He stumbled to the hibernation chamber where he found Canaan had been torn apart; with jagged borders of shredded tendrils and broken bone the room opened to a desolate gray landscape and dark starry sky. A trail of gore stretched into the distance, littering the path in the dirt their crash had taken. All the hibernation machines were gone but one, the closest to the door that had somehow endured the devastation.
“Have I told you,” Ven said to Canaan as he pried opened the coffin-like machine, “about my daughter?”
“No,” Canaan said after a moment. “We have only . . . spoken of the mission, Captain.”
“No one told you?” Ven said. Frederickson, a man Ven had gone to flight school with, lay pale with his eyes fixed and staring from the visor of his helmet. “Beautiful little girls are the mission goal. No little girls, no mission.”
Ven took Frederickson’s helmet and let it fall to the ground. He lifted Frederickson and began to disrobe him of his suit.
“All mission information is . . . is pertinent to my . . . operation . . . please . . . tell me . . .”
“Her name is Sarah. She has the prettiest brown eyes. I think you two would have liked each other.”
Ven finally pulled the suit free from Frederickson’s stiff legs, leaving him in only a gray body glove, the color of the ocean of dirt only some meters from where he stood.
“Sarah’s a little know-it-all. Knows stuff about planets I’ve never even heard of.”
With some difficulty Ven removed his suit and put on the new one, unable to breathe during the process. He attached his helmet and switched on the oxygen tank, gasping and coughing.
“Astronomy is . . . integral to the mission.”
“Astronomically speaking,” Ven said hoarsely, “I’d sure like to know what planet it is we’re going to die on.”
“I know the planet,” Canaan said.
Ven shook his head. “I don’t understand why you didn’t say something before, but you can say it now if you’d like.” It didn’t matter now, anyway.
“It wasn’t . . . part of the mission . . . the information was . . . useless.”
“Well? No mission now, Canaan. Just the two of us to fertilize the crash site.”
“The planet is Earth.”
Ven knew the name. Sarah knew it, too. The exodus. Oceans and forests, animals and those unlucky enough to be left behind disintegrated from its surface during the red giant phase of its star’s death so many countless generations before. Though no one knew what had happened after they left, not exactly. Most assumed Earth was swallowed up by the growing maelstrom, though it was clear now that it hadn’t.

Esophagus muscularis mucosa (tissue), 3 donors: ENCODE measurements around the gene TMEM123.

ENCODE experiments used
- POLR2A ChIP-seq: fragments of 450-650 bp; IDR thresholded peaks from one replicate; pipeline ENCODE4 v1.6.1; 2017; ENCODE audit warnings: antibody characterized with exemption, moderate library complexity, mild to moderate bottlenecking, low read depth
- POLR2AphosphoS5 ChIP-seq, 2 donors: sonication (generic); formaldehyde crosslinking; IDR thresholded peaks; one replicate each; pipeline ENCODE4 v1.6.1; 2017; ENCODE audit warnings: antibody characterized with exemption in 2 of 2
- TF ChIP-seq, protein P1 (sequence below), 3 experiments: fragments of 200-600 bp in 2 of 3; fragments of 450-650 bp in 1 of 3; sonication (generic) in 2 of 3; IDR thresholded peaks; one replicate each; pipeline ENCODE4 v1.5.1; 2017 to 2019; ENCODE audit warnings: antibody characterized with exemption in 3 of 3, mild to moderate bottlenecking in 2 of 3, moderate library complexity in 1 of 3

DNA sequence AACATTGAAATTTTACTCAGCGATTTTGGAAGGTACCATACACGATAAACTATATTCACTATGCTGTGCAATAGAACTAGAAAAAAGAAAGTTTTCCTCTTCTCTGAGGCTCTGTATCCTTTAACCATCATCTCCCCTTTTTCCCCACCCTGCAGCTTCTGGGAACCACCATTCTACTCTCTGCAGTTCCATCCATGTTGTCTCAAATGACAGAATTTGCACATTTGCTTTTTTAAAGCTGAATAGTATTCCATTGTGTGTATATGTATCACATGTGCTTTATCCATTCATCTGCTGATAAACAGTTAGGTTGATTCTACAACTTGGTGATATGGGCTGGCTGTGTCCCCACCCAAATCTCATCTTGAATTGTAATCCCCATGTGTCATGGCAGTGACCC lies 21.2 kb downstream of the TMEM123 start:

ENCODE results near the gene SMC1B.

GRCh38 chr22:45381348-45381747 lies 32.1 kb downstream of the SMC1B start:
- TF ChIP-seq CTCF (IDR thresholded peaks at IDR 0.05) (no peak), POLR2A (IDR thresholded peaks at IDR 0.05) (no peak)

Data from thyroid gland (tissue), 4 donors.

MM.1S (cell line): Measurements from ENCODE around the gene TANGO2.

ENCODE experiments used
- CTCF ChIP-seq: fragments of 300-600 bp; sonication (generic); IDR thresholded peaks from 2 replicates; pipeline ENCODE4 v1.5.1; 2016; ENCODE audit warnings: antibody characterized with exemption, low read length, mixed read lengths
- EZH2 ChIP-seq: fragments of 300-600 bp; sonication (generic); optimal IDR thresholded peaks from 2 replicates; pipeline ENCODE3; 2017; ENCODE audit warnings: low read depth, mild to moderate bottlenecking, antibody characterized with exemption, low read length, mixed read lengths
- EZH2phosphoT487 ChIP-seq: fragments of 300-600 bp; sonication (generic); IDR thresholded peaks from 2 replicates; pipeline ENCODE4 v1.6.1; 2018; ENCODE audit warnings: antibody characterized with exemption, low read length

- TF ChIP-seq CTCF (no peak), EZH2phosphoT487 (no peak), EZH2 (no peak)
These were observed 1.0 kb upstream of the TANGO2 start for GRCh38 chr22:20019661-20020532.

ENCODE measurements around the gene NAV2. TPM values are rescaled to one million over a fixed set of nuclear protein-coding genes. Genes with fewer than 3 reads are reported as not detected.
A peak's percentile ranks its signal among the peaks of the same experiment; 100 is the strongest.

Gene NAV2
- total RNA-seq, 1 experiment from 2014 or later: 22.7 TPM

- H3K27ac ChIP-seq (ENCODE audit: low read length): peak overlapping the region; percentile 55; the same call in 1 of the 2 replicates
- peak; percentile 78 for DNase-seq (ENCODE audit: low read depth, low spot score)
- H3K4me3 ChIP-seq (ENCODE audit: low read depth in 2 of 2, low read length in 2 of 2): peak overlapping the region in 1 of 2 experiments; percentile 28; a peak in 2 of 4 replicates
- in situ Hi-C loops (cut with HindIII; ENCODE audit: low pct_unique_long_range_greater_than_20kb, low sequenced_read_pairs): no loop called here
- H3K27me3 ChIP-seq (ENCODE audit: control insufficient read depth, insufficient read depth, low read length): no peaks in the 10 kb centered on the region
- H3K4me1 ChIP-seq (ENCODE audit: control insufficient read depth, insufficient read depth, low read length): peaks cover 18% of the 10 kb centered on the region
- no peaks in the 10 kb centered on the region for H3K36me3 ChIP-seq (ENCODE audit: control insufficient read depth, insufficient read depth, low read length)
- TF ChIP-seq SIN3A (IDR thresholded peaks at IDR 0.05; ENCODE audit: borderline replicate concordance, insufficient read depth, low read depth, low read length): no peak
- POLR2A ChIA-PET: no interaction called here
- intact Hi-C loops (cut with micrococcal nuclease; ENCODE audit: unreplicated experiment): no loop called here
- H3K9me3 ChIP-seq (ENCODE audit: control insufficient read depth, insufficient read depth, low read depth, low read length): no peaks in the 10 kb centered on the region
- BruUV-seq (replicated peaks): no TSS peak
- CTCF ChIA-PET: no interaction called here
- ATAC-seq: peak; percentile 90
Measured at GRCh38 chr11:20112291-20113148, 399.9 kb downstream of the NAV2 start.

“I give up,” Ven said. “Why is it still here?”
“It appears . . . the planet’s orbit . . . expanded . . . allowing it to . . . survive.”
Ven stepped out into the dark, cold desert, the eternal night of the planet Earth.
“I’m sorry for that thing I said about you and the petri dish,” he said.
“There is . . . nothing to gain . . . from apology . . . grief . . . anger . . . is human . . .”
Human. Ven had been helpless during the crash to save his crews’ lives or his own. He’d struggled so insignificantly.
“You must know that we’ll both be dead soon,” he said. “What made you help me?”
“I . . . I don’t know . . . you needed . . . to be helped.”
The small, dim sun had sunk low on the horizon. Ven sat in the dirt to watch it.
He wished he could help Canaan. But it was only a matter of time now; for him it was however much the oxygen tank held in its reserve. For Canaan, who knew. He’d been sick to begin with and his injuries were severe. His systems, too, would fail.
But Ven didn’t think about that as the pale little star sank among the others. He thought, how nice for the two of them to go back, between the lines of history book pages, where no one would likely ever go again, to be the last two humans on Earth to watch this sun set.
AUTHOR BIO: Waite Jorin lives and writes in Saint Petersburg, Florida with his wife and crazy dogs. He is recipient of the Anspaugh Science Fiction award and has published in several science fiction journals, including Residential Aliens and Pill Hill Press. He is pursuing his MFA in fiction at the University of Tampa beginning this June.
PHOTOGRAPHER BIO: Eleanor Leonne Bennett is a 16 year old internationally award winning artist. Her photography has been published in the Telegraph, The Guardian, BBC News Website and on the cover of books and magazines in the United states and Canada. See more of her photography at www.eleanorleonnebennett.com